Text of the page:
This year could be your best chance in a generation to get into an M7 business school like Harvard, Stanford GSB, Wharton or Columbia, according to my colleagues at Fortuna Admissions . As business industry experts and former MBA admissions directors to the world’s top MBA programs, we have been observing the changing political and economic cycles that influence application volume, including the historic uncertainty wrought by the pandemic and its uneven impacts around the world. Given our analysis of market forces and what we’re seeing in candidate activity, we believe the upcoming admissions season of 2022/23 to be a once-in-a-lifetime opportunity.
Why? Here’s the context: We saw near-record MBA application volume prior to the pandemic, nudging some 10,000 applications to Harvard Business School and over 8,000 to Stanford GSB. This was then pushed further across the rest of the world’s top business schools during the first wave of Covid lockdowns.
“None of us will forget March 2020 – it was like turning on a tap, and there was suddenly a deluge of people throwing their hats into the ring to apply to business school,” says Fortuna’s Caroline Diarte Edwards, former INSEAD Director of Admissions and Financial Aid. “When job security was reaching its most uncertain, anyone who had imagined pursuing an MBA in the future decided that moment had come.”
At Fortuna, we received a surge of demand from individuals looking to exit the workforce to pursue an MBA in the hopes of sharpening their skill sets, building their credentials, gaining broader experience, and building networks that would put them on stronger ground when the economy restabilized.
But now, a strong US job market is postponing domestic appetite for an MBA, and employers are working hard to keep their top talent. The Graduate Management Admission Council (GMAC) has indicates a decline of around 25% in GMAT test-taking volume. And though the GRE picks up some slack as an alternative standardized testing option, the number of US candidates planning to apply this year has clearly slowed.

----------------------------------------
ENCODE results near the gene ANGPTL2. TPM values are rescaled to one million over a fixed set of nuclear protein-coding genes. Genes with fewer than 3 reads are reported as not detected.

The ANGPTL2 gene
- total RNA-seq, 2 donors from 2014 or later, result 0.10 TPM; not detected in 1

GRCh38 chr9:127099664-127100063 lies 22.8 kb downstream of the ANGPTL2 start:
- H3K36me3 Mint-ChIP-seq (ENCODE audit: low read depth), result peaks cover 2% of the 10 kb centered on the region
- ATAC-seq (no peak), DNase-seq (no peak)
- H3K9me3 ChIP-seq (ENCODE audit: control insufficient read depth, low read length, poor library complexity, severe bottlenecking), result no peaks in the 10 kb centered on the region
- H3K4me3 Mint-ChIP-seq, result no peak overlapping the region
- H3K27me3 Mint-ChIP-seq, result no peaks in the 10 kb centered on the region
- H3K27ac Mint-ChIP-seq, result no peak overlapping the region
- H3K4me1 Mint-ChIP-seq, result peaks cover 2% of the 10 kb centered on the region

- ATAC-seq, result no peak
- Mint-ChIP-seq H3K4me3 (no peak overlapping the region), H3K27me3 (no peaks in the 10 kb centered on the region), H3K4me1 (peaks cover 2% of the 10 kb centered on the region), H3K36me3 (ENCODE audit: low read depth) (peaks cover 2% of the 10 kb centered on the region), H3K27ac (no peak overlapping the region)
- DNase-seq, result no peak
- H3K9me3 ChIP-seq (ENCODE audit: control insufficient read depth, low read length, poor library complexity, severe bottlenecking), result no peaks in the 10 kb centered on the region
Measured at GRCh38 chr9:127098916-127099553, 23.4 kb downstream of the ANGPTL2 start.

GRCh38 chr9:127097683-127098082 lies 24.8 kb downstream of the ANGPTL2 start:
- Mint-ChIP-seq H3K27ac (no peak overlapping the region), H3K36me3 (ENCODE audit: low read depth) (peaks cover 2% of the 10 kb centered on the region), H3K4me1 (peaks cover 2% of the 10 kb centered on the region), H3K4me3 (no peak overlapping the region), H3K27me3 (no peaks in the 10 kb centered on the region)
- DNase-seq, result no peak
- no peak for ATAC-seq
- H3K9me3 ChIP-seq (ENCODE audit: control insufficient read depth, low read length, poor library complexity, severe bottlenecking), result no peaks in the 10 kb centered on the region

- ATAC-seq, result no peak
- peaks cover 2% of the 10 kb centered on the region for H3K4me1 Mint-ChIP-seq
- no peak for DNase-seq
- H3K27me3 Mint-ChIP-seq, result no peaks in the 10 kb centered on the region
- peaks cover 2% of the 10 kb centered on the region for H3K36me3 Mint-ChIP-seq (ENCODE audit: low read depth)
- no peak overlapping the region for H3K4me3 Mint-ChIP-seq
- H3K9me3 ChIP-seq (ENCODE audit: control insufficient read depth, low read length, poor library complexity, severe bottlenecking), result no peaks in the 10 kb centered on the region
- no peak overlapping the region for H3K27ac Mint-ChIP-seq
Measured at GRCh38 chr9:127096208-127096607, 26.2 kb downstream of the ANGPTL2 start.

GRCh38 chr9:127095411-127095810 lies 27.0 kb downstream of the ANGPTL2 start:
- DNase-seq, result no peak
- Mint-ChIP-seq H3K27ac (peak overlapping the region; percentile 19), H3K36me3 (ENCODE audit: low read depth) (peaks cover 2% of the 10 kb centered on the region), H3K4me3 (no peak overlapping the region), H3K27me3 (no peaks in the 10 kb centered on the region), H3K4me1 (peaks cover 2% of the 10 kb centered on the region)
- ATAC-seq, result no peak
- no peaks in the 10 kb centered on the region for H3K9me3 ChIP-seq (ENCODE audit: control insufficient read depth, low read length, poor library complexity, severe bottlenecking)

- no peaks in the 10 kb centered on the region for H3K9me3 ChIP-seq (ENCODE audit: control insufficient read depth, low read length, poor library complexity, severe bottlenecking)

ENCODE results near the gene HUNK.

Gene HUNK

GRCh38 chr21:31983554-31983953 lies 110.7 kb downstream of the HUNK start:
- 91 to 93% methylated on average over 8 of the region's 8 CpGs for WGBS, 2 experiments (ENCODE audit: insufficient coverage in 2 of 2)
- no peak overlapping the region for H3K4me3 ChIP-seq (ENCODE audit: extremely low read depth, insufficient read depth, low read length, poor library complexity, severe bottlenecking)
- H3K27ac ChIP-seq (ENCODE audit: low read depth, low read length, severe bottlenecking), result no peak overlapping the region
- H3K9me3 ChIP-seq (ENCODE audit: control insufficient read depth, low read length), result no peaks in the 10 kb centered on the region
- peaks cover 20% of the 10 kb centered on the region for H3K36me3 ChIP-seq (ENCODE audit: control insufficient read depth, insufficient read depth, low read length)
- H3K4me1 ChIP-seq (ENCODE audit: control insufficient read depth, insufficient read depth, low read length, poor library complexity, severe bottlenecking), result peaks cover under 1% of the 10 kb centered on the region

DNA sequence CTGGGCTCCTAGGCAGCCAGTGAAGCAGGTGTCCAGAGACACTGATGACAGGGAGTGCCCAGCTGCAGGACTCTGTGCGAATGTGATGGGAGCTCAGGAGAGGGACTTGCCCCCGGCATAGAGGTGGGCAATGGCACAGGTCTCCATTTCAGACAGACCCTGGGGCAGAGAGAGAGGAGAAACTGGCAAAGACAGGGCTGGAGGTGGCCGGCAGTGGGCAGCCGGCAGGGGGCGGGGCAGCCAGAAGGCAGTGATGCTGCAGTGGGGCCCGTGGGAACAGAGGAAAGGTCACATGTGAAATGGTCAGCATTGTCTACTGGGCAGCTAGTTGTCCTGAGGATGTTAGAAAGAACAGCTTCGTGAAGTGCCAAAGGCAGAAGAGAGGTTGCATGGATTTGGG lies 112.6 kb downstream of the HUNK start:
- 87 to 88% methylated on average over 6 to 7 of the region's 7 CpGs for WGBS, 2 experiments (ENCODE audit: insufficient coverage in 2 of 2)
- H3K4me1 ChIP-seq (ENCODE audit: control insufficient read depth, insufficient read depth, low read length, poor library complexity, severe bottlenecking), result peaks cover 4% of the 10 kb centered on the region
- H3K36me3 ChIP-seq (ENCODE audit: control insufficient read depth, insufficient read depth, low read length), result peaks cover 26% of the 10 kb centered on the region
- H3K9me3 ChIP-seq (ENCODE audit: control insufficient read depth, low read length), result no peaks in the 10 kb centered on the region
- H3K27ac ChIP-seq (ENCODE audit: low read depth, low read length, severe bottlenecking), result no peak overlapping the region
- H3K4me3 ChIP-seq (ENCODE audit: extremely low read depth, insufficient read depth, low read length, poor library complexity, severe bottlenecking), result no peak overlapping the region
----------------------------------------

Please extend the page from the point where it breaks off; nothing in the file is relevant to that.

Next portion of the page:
The international picture is more mixed. At Fortuna we speak every year with MBA hopefuls from over 120 countries, and witness first-hand changing attitudes and ambitions. With a change of administration in the White House 18 months ago, and a more encouraging message about H1B visas, applications from India have soared; Fortuna estimates a more than 30% uptick in Indian demand for top US b-schools. Chinese applicants, however, haven’t come back yet and we may need to see more stable geopolitical relations for that to happen. And with such a strong US dollar, there’s fitful demand for US programs in the Latin American market, while European candidates seem happy with shorter programs in their back yard.
But here’s the big unknown. The volatility of the financial markets since the start of the year, with seven uninterrupted weeks of S&P 500 decline as I write this article, has many people asking if the Fed’s moves to tame inflation with a calendar of interest rate hikes will be the catalyst for a recession. And if that plays out in the second half of 2022, we’ll see applicant numbers to the top b-schools climb again. In the world of MBA admissions, there is often a marked counter-cycle: Broadly speaking, when the economy is thriving, people are reluctant to leave their jobs and aren’t necessarily motivated to pursue a business education. When the economy tanks, as it did when the dot-com bubble burst in 2001 or the financial crisis of 2008/09, people figure it is a great time to go back to school.
Fortuna’s Judith Silverman Hodara was Acting Director of Wharton Admissions when Lehman Brothers collapsed in 2008, kicking off an unprecedented global recession. “I remember that day incredibly well,” says Judith. “We all looked at each other and said, wow, hold on to your hats, because we are about to get a deluge of applications for the next cycle. A lot of people recognize that it’s a good place to park yourself for two years, and to gain some invaluable skills.”
It’s within this dynamic context that my Fortuna Admissions colleagues and I discussed application strategies for Round 1 in September 2022 versus Round 2 in January 2023 during our most recent MBA Admissions Masterclass.
Why This Year It’s Better to Apply in Round 1 vs. Round 2: Ride the Wave
While round 1 application volume will likely be down (unless you are an Indian male engineer), a recession in the second half of the year will see round 2 picking up again. But the MBA admissions offices of Boston, Palo Alto and Philadelphia can only work with what they have in front of them at any given time, and will still look to fill half of next year’s class in round 1 with the lower volumes they are likely to receive. Instead of a 1 in 10 chance at HBS your admissions odds may be considerably better.